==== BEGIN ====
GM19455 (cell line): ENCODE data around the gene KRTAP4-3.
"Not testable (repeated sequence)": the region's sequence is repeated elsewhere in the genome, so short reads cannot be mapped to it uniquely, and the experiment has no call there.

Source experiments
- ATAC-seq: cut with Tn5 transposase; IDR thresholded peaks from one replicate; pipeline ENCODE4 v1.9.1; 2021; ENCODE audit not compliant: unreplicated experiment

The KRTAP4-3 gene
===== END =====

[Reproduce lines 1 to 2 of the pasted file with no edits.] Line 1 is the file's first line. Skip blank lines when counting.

GM19455 (cell line): ENCODE data around the gene KRTAP4-3.
"Not testable (repeated sequence)": the region's sequence is repeated elsewhere in the genome, so short reads cannot be mapped to it uniquely, and the experiment has no call there.